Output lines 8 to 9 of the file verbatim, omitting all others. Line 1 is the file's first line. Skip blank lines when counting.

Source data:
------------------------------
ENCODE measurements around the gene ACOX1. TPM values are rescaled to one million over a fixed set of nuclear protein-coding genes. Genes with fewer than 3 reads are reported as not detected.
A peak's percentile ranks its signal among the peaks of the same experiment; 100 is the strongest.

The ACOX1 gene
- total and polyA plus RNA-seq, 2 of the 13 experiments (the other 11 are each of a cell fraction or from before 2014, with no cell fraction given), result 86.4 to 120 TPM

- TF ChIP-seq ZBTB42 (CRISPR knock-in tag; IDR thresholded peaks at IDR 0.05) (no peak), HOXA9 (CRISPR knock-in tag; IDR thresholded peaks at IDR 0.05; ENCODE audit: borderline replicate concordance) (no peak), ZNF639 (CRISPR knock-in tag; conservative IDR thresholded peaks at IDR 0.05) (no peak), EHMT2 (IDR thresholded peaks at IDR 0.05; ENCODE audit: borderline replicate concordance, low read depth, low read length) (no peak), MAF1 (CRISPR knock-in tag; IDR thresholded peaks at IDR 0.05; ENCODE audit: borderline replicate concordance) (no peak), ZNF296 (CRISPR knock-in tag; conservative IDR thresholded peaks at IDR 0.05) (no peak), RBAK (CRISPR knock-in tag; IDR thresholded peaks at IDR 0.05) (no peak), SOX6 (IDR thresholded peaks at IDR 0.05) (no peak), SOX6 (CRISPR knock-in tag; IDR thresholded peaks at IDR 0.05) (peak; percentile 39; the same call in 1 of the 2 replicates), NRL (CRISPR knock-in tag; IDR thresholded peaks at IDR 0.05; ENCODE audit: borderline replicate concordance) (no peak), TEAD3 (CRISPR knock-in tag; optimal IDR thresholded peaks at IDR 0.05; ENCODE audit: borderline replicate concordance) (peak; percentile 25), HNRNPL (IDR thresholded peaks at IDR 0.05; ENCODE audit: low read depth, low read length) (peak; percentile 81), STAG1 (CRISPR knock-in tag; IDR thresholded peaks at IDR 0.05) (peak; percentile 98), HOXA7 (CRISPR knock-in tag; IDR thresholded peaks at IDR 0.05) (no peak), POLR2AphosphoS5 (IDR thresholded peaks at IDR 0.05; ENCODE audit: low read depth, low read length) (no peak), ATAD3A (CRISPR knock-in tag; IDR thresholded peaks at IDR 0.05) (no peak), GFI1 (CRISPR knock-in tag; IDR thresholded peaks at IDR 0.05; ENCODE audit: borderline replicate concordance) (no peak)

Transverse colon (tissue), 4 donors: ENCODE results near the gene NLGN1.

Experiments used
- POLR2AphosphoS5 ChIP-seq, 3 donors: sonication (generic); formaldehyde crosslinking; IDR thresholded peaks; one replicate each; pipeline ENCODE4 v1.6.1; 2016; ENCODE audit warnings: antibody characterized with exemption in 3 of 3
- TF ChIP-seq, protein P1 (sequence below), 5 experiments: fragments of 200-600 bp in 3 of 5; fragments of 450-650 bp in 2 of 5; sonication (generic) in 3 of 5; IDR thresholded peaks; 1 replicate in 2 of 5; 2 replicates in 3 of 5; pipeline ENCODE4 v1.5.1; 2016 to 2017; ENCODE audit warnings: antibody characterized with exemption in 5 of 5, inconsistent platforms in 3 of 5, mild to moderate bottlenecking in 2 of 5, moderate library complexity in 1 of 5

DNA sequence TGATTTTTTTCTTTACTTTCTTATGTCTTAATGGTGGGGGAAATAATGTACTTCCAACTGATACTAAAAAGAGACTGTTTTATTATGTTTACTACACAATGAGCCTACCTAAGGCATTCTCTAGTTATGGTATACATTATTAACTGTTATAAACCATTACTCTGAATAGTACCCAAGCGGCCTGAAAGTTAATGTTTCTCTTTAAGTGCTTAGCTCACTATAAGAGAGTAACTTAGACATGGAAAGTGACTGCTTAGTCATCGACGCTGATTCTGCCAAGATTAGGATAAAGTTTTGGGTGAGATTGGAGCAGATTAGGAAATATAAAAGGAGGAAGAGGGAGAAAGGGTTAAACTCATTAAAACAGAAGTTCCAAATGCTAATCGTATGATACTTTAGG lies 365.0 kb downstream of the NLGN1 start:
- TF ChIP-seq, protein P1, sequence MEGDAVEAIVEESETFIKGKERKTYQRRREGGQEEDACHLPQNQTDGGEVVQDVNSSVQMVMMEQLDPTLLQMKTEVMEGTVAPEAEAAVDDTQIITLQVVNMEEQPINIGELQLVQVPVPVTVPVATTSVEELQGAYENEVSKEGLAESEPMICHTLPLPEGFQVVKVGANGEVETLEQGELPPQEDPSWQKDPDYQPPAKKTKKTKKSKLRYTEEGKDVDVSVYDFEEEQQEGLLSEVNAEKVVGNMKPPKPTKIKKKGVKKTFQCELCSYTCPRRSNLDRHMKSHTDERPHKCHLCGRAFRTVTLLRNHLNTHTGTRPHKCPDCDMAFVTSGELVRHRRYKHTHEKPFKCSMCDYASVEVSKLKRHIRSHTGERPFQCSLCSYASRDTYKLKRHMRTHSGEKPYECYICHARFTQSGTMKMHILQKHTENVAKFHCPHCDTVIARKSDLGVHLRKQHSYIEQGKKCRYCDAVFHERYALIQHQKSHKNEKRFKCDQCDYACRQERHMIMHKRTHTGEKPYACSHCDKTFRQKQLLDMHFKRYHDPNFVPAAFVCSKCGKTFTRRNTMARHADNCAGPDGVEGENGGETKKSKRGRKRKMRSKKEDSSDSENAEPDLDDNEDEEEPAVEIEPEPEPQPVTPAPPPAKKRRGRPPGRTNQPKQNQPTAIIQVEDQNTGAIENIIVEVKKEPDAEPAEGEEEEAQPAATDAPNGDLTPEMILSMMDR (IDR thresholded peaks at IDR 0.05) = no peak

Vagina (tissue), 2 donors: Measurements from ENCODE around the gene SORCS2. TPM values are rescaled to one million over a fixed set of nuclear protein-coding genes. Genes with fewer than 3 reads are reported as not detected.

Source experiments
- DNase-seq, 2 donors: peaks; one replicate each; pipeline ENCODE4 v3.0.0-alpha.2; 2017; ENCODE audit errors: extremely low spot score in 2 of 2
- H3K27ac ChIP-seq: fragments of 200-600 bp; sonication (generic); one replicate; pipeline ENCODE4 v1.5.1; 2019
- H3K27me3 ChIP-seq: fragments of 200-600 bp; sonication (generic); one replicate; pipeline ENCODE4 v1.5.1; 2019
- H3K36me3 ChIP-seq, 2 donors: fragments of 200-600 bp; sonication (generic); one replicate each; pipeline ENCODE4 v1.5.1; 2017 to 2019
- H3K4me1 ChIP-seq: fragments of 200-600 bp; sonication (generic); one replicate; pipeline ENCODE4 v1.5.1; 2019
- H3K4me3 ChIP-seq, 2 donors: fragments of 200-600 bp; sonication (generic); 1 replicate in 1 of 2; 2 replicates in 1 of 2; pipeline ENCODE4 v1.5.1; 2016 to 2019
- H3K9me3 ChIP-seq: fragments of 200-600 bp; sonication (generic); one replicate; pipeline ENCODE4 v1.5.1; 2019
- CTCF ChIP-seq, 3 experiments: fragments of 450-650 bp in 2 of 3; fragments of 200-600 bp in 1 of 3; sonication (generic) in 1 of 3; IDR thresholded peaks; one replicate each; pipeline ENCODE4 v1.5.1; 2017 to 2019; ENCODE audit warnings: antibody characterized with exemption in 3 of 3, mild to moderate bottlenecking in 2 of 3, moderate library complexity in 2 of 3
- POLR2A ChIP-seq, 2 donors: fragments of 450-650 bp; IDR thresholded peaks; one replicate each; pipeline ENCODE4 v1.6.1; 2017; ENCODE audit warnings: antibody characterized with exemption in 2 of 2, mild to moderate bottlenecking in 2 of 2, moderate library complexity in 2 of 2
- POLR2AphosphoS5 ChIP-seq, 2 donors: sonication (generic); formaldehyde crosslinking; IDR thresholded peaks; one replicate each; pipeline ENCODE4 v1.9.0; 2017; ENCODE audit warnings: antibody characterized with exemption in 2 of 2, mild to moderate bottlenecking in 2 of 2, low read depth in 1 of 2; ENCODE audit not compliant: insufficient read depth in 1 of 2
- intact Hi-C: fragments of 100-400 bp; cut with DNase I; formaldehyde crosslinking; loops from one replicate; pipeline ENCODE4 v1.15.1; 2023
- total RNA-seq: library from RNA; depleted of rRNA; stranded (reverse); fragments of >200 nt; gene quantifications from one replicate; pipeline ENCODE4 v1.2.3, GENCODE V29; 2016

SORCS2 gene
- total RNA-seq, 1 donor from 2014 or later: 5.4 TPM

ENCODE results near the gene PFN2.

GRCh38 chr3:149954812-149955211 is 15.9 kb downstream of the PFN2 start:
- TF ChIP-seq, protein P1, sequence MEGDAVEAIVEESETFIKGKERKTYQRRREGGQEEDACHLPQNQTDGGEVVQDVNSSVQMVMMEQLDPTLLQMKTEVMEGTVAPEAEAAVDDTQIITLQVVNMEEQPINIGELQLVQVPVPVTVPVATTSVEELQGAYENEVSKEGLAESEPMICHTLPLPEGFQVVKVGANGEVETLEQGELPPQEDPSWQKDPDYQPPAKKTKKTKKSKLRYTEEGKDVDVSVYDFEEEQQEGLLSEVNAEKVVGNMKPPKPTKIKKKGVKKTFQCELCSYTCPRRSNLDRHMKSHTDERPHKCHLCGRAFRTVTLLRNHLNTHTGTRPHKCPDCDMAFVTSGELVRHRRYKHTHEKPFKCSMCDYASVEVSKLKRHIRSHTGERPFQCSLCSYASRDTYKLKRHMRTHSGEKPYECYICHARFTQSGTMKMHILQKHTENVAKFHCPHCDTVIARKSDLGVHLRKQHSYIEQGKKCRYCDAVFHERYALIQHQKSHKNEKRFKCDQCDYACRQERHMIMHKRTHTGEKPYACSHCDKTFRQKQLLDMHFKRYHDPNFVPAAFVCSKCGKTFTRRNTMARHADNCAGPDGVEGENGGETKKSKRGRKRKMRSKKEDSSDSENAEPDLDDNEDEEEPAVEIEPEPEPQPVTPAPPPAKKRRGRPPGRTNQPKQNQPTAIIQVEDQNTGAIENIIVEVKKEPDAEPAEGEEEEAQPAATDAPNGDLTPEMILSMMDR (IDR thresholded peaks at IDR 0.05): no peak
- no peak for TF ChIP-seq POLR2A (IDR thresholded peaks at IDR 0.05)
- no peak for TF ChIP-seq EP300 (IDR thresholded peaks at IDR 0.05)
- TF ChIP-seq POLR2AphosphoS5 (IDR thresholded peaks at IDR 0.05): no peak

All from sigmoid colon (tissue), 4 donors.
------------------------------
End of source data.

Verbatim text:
- POLR2AphosphoS5 ChIP-seq, 3 donors: sonication (generic); formaldehyde crosslinking; IDR thresholded peaks; one replicate each; pipeline ENCODE4 v1.6.1; 2016; ENCODE audit warnings: antibody characterized with exemption in 3 of 3
- TF ChIP-seq, protein P1 (sequence below), 5 experiments: fragments of 200-600 bp in 3 of 5; fragments of 450-650 bp in 2 of 5; sonication (generic) in 3 of 5; IDR thresholded peaks; 1 replicate in 2 of 5; 2 replicates in 3 of 5; pipeline ENCODE4 v1.5.1; 2016 to 2017; ENCODE audit warnings: antibody characterized with exemption in 5 of 5, inconsistent platforms in 3 of 5, mild to moderate bottlenecking in 2 of 5, moderate library complexity in 1 of 5